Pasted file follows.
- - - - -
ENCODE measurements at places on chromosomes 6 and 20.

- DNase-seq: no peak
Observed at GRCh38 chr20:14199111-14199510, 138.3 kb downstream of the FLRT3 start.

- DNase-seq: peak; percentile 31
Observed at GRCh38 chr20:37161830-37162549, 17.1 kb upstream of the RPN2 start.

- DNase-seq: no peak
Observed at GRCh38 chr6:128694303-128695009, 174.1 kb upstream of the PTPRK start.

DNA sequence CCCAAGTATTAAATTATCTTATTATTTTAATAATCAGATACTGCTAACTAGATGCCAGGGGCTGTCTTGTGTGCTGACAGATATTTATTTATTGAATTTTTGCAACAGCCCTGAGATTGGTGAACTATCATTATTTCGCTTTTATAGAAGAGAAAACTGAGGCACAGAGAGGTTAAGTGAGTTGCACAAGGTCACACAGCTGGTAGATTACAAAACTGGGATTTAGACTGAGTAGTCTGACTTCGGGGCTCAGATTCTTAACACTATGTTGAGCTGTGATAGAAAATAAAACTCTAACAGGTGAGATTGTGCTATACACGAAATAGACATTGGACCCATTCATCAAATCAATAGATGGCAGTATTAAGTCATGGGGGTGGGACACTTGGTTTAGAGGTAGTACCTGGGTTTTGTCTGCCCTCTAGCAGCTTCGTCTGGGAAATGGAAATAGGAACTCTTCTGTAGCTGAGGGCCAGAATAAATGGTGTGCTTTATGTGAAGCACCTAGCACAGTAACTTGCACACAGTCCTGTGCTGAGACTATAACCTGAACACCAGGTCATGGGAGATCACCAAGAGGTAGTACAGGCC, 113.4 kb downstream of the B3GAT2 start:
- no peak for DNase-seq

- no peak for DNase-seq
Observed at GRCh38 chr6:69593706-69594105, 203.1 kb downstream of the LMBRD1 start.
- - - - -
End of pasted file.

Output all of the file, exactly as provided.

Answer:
ENCODE measurements at places on chromosomes 6 and 20.

- DNase-seq: no peak
Observed at GRCh38 chr20:14199111-14199510, 138.3 kb downstream of the FLRT3 start.

- DNase-seq: peak; percentile 31
Observed at GRCh38 chr20:37161830-37162549, 17.1 kb upstream of the RPN2 start.

- DNase-seq: no peak
Observed at GRCh38 chr6:128694303-128695009, 174.1 kb upstream of the PTPRK start.

DNA sequence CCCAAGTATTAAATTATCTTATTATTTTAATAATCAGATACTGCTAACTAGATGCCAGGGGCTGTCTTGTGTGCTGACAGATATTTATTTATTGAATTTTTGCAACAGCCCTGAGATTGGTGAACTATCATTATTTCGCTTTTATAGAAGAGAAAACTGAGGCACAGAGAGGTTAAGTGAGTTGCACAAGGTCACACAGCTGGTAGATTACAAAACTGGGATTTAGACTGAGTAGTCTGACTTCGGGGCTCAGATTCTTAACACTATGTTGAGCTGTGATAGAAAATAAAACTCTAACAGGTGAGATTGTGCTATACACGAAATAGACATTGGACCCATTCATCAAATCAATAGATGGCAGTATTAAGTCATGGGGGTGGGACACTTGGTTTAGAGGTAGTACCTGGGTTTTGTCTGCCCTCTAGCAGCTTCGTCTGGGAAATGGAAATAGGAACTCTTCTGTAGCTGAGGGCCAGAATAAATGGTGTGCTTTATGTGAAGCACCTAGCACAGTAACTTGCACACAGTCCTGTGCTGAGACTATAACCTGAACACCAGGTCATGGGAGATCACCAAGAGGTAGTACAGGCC, 113.4 kb downstream of the B3GAT2 start:
- no peak for DNase-seq

- no peak for DNase-seq
Observed at GRCh38 chr6:69593706-69594105, 203.1 kb downstream of the LMBRD1 start.